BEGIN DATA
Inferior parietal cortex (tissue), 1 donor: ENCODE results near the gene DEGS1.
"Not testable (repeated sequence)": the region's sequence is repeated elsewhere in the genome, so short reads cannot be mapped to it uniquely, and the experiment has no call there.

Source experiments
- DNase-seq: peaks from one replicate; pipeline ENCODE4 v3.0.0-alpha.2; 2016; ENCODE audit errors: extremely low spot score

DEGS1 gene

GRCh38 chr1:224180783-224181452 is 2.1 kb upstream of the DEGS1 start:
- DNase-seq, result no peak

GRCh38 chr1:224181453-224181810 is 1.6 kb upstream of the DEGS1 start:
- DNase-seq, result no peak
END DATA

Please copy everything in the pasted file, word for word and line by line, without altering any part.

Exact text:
Inferior parietal cortex (tissue), 1 donor: ENCODE results near the gene DEGS1.
"Not testable (repeated sequence)": the region's sequence is repeated elsewhere in the genome, so short reads cannot be mapped to it uniquely, and the experiment has no call there.

Source experiments
- DNase-seq: peaks from one replicate; pipeline ENCODE4 v3.0.0-alpha.2; 2016; ENCODE audit errors: extremely low spot score

DEGS1 gene

GRCh38 chr1:224180783-224181452 is 2.1 kb upstream of the DEGS1 start:
- DNase-seq, result no peak

GRCh38 chr1:224181453-224181810 is 1.6 kb upstream of the DEGS1 start:
- DNase-seq, result no peak